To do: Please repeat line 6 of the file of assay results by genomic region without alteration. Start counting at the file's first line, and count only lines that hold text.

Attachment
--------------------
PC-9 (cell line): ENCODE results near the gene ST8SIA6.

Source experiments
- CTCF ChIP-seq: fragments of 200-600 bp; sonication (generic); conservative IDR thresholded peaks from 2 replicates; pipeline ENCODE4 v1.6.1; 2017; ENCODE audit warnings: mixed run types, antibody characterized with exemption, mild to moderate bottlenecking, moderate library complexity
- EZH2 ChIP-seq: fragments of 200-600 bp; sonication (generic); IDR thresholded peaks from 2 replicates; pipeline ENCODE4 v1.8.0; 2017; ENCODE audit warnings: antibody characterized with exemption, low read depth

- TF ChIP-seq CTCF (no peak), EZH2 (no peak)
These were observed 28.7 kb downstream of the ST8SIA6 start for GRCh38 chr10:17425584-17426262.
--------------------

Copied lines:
These were observed 28.7 kb downstream of the ST8SIA6 start for GRCh38 chr10:17425584-17426262.